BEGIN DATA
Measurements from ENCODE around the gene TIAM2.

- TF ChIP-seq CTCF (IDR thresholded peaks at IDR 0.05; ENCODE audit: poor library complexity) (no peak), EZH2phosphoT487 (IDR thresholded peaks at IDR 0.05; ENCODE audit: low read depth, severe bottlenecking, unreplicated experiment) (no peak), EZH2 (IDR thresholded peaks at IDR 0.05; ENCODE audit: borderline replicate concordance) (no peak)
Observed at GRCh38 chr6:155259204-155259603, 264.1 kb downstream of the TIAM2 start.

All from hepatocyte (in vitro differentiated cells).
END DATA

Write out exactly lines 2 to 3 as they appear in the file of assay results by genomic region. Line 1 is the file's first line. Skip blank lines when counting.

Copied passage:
- TF ChIP-seq CTCF (IDR thresholded peaks at IDR 0.05; ENCODE audit: poor library complexity) (no peak), EZH2phosphoT487 (IDR thresholded peaks at IDR 0.05; ENCODE audit: low read depth, severe bottlenecking, unreplicated experiment) (no peak), EZH2 (IDR thresholded peaks at IDR 0.05; ENCODE audit: borderline replicate concordance) (no peak)
Observed at GRCh38 chr6:155259204-155259603, 264.1 kb downstream of the TIAM2 start.